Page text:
1. ## Seeking limit of function with expression radicand in denominator

Hi all,

I am in an early calculus chapter, where I am finding derivatives algebraically. (Hence why I am posting in pre-calculus; I have not yet covered techniques to differentiate functions efficiently.) I am asked to find the differential of the following function:

${f}(x) = \frac{1}{\sqrt{x+2}}$

I am trying to find the derivative by using a limit function to determine instantaneous rate of change:

${f}'(x) = \lim_{h \to 0} \left ( \frac{1}{h} \right ) \left (\frac{1}{\sqrt{x + h + 2}} - \frac{1}{\sqrt{x + 2}} \right )$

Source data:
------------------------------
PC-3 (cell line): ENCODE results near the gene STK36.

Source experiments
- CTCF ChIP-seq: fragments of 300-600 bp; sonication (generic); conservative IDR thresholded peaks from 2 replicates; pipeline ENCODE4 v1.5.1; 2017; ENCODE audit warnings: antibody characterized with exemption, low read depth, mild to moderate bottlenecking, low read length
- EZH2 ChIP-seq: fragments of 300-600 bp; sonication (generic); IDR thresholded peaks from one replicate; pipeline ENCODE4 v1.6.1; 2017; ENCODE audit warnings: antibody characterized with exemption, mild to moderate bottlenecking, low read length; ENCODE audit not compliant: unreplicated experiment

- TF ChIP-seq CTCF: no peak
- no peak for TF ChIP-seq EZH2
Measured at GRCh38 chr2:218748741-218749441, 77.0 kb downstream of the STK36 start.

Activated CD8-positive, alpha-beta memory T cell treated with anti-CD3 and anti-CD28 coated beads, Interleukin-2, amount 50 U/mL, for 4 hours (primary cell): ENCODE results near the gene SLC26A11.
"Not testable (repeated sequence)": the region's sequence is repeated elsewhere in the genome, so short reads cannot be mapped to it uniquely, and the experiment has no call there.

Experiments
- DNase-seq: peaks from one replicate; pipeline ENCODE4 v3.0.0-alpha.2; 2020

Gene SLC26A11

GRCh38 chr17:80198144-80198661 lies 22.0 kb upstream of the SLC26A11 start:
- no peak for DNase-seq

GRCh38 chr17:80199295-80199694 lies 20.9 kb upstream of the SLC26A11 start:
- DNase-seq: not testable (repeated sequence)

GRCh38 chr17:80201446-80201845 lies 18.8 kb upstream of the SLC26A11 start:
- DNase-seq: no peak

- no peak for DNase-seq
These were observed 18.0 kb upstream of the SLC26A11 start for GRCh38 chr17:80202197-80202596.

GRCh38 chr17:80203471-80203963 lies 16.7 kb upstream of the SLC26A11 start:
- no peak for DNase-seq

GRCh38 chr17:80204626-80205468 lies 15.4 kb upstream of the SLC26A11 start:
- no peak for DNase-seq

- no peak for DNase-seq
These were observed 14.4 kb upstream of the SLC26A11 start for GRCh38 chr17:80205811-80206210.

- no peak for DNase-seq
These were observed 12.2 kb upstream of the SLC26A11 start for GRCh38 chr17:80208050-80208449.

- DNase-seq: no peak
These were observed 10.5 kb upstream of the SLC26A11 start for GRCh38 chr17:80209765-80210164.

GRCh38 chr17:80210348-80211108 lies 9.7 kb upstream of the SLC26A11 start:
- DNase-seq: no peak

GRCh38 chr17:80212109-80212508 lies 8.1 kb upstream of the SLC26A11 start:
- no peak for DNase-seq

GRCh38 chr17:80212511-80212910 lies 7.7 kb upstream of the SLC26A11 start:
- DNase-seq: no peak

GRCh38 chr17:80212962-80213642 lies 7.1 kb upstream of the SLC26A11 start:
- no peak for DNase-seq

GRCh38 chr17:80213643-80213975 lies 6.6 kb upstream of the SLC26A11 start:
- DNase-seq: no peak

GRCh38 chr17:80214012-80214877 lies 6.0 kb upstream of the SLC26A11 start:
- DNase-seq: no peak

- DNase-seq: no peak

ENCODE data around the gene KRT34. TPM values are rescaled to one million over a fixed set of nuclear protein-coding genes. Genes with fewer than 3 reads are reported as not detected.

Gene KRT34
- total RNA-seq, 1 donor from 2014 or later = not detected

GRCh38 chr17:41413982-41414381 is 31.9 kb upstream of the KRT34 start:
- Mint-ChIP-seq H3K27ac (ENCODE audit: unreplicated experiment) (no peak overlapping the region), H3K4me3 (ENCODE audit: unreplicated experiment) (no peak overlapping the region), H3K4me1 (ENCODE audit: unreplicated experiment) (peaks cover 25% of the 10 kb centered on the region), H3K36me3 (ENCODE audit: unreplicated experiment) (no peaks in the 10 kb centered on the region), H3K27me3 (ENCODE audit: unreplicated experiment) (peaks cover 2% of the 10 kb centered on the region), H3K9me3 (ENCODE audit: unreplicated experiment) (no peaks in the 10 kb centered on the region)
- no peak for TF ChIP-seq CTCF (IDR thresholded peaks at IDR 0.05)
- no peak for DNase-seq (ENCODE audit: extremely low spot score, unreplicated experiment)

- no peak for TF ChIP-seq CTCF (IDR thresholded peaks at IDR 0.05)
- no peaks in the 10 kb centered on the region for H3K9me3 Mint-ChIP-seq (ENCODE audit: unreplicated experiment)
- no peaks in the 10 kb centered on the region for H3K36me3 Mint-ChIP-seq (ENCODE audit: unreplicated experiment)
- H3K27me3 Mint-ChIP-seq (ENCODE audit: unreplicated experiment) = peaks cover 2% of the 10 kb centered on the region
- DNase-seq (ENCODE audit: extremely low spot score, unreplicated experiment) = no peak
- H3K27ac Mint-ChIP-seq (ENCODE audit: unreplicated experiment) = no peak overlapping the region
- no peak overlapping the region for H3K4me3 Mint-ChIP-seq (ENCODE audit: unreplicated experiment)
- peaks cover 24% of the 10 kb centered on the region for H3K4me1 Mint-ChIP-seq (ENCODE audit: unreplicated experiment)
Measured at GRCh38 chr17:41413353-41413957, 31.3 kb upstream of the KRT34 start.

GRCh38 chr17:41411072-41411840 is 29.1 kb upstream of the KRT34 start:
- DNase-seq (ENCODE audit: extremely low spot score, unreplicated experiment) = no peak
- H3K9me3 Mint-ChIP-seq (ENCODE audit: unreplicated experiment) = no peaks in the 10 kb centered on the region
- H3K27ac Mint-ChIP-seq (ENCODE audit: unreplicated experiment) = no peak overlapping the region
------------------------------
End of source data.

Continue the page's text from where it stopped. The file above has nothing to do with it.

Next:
However, I cannot solve this equation--I don't know how to get an 'h' factor in the numerator, which would allow me to cancel out the (1 / h) term. I have tried multiplying, dividing, and subtracting terms; I have tried multiplying the conjugates of radicals; I've been at this one for a while. Hopefully, one of you thinks this is obvious, and I've already over-explained a very simple problem... I've been staring at this one too hard, and I'm definitely missing the trick.

Thank you!

2. ## Re: Seeking limit of function with expression radicand in denominator

Get a common denominator to combine the two terms. This gives:

$\displaystyle \lim_{h\to 0} \dfrac{\sqrt{x+2}-\sqrt{x+h+2}}{h\sqrt{(x+h+2)(x+2)}}$

Then multiply top and bottom by the conjugate.

$\displaystyle \lim_{h\to 0}\dfrac{-h}{h\sqrt{(x+h+2)(x+2)}\left(\sqrt{x+2}+ \sqrt{x+h+2}\right)}$

Can you solve it from there?

3. ## Re: Seeking limit of function with expression radicand in denominator

It looks so obvious when you do it. Thank you!